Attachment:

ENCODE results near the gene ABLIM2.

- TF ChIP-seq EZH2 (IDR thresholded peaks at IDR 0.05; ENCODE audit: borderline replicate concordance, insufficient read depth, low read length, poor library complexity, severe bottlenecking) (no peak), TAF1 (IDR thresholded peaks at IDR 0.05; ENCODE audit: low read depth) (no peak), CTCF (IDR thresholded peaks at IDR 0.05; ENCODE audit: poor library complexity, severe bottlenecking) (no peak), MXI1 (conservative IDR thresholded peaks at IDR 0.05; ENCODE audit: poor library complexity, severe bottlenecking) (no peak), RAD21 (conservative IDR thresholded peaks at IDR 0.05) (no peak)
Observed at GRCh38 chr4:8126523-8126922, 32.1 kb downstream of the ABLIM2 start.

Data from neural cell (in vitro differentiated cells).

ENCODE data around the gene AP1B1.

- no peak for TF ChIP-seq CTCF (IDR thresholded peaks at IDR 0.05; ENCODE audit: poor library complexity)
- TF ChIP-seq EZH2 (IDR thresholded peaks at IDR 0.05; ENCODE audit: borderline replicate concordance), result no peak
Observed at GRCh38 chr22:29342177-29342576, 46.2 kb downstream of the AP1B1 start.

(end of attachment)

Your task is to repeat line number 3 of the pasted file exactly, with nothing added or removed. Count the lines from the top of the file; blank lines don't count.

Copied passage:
Observed at GRCh38 chr4:8126523-8126922, 32.1 kb downstream of the ABLIM2 start.